Saturday, July 25, 2009

Godfrey of Bouillon

The Kingdom of Jerusalem. (Via Et Lux in Tenebris Lucet!)
The Kingdom of Jerusalem was the dream, prize and crown jewel of the Crusades. It existed from 1099 until 1291 though the Holy City of Jerusalem fell to the Muslims earlier in 1187. There were roughly 23 monarchs over Jerusalem in that time and the claims to the kingdom and the dream it represented continued for much longer. In fact, the claim nominally continues to this day as King Juan Carlos of Spain still includes among his long list of titles that of "King of Jerusalem". Today it has become rather fashionable to emphasize the failures and shortcomings of the Kingdom of Jerusalem, and the Crusades as a whole, but it should not be forgotten that there were many great, heroic and upright figures associated with that long lost kingdom and the vision of those who founded it still shines in the mind all these centuries later. For a time the Latin Kingdom of Jerusalem was a beacon of light; a cosmopolitan kingdom, a crossroads of the world, a hub of trade and a place where Christian, Jew and Muslim lived and worked side by side in peace. One of those admirable figures was surely Godfrey de Bouillon.

The founding of the Kingdom of Jerusalem was the crowning achievement of the Christian victory in the First Crusade, summoned by Pope Urban II when Muslim forces invaded and threatened to overrun the Byzantine (Eastern Roman) Empire. The retaking of the Holy City by Christian forces was an event which gave no indication of the tolerance to follow. After miraculously snatching victory from the jaws of defeat, the Crusaders stormed into the city and in their pent up rage carried out a massacre horrific by all accounts. However, not all the crusaders took part in this shameful act, one being Godfrey of Bouillon, a great knight, who was offered the throne of the newly proclaimed Latin Kingdom of Jerusalem. He had not set out as the leader of the Crusade but during the course of events his courage, skill and chivalric behavior earned him the admiration of his troops and so was about the only man who commanded enough respect and trust to be offered the crown of Jerusalem.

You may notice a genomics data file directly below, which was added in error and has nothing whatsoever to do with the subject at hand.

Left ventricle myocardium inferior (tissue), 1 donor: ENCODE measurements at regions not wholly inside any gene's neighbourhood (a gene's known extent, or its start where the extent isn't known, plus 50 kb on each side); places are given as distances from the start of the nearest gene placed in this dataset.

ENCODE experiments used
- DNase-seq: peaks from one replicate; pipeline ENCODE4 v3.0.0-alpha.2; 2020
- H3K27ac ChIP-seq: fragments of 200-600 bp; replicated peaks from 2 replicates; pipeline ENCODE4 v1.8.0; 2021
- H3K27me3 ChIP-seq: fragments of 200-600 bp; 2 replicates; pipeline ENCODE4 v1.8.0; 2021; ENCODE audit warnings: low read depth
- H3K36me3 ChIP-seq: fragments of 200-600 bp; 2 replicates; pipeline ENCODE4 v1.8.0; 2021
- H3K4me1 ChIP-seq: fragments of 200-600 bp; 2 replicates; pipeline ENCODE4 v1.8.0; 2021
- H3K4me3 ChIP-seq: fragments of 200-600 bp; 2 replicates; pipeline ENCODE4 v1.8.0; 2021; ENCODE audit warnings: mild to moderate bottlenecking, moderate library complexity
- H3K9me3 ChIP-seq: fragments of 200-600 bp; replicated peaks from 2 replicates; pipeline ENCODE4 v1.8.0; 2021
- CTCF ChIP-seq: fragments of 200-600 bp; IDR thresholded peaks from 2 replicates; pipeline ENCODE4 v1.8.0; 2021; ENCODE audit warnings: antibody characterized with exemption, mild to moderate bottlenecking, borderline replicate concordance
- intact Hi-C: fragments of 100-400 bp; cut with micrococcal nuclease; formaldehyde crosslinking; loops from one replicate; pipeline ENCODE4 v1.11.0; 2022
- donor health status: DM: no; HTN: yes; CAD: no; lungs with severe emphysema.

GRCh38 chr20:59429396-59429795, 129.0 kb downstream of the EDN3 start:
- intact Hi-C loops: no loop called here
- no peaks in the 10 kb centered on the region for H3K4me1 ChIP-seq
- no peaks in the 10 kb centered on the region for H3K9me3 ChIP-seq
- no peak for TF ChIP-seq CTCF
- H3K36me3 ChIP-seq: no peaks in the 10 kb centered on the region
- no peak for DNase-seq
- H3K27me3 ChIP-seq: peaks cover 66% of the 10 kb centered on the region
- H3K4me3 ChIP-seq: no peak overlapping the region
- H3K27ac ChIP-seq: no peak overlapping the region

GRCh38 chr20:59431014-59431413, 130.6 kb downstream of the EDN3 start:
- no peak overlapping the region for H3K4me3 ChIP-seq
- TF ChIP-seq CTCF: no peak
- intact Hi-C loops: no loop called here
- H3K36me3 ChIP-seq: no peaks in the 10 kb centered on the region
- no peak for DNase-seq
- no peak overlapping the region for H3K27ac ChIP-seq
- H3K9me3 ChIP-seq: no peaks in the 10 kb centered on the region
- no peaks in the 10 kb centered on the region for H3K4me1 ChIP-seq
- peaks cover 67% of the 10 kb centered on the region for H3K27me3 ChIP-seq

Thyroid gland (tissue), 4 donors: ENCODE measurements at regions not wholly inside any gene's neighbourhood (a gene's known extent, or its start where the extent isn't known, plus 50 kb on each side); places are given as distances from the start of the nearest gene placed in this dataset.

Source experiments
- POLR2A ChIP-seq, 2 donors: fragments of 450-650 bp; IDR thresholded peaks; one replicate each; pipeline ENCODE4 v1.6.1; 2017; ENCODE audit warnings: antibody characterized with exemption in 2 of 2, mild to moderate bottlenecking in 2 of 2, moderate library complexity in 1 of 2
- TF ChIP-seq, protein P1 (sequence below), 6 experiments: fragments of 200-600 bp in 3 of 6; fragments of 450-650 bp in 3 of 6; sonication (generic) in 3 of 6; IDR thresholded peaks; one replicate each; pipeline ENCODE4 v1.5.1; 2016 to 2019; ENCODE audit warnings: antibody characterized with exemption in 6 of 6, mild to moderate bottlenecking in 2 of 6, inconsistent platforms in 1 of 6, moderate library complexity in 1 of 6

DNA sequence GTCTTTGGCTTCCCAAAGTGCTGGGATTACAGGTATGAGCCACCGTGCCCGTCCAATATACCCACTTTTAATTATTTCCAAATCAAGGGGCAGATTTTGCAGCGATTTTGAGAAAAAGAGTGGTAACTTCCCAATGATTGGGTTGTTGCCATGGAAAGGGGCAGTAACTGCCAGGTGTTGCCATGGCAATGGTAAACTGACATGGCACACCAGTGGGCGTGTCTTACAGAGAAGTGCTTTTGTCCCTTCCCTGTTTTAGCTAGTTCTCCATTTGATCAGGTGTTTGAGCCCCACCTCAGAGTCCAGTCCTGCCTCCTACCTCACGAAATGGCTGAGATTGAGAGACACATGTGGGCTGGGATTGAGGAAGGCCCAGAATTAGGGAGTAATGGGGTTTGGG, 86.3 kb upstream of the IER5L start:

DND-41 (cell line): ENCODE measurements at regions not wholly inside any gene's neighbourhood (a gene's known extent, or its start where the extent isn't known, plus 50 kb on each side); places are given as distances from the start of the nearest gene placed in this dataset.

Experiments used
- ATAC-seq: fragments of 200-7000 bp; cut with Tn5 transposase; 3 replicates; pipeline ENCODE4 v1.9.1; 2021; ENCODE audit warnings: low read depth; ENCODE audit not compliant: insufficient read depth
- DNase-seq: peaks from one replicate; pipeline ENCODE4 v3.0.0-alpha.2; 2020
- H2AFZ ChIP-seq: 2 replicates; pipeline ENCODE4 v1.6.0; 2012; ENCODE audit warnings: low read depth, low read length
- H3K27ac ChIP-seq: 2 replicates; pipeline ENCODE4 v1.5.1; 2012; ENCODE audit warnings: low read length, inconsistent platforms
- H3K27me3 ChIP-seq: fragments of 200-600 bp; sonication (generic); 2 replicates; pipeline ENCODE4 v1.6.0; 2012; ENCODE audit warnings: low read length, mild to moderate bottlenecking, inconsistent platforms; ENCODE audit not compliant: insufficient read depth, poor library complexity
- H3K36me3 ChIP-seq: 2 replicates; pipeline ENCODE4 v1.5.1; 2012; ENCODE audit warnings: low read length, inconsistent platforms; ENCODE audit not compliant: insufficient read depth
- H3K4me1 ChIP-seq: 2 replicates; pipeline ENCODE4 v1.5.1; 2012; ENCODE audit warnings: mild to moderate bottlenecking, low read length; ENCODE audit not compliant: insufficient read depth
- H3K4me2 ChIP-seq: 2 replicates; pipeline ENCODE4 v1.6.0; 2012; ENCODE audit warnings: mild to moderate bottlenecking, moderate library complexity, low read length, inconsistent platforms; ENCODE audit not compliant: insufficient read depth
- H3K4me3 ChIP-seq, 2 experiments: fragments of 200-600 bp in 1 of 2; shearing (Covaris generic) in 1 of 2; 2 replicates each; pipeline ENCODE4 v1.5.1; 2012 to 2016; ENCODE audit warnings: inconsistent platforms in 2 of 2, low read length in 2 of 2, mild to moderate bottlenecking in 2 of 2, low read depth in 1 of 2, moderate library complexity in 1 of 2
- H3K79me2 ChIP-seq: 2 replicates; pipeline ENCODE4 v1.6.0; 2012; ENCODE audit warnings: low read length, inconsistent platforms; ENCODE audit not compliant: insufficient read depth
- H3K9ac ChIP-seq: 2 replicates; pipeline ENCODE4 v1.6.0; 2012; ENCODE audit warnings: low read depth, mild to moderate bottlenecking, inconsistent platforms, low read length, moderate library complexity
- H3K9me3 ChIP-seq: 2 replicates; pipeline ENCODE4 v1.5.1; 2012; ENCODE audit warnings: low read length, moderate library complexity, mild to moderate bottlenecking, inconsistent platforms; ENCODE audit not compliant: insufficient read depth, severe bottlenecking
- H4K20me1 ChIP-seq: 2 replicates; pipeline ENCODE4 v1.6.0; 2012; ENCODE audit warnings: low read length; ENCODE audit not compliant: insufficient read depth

Godfrey, however, was a humble man and refused to, as he put it, wear a crown of gold where Christ had worn a crown of thorns. Rather than the title of king he was called the Advocate of the Holy Sepulcher and was installed into that office in a solemn ceremony in the Church of the Nativity in Bethlehem. Arnulf of Chocques was elected first Latin Patriarch of Jerusalem, thus fulfilling the balance in leadership between the lay and the clerical that existed in the Middle Ages throughout Christendom and was one of the hallmarks of the era. There was some doubt, at the outset, as to whether or not the Kingdom of Jerusalem would ever have a monarch at all; some wanted to see the establishment of a Christian theocracy under the guidance of the Pope, and whether or not the new country would be able to maintain its independence. That matter was settled when Godfrey of Bouillon marched out with the True Cross before him and defeated a Muslim army at Ascalon in August, securing the immediate independence of Jerusalem.
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1 comment:

Matthew Palardy said...

Thank you so kindly for the link!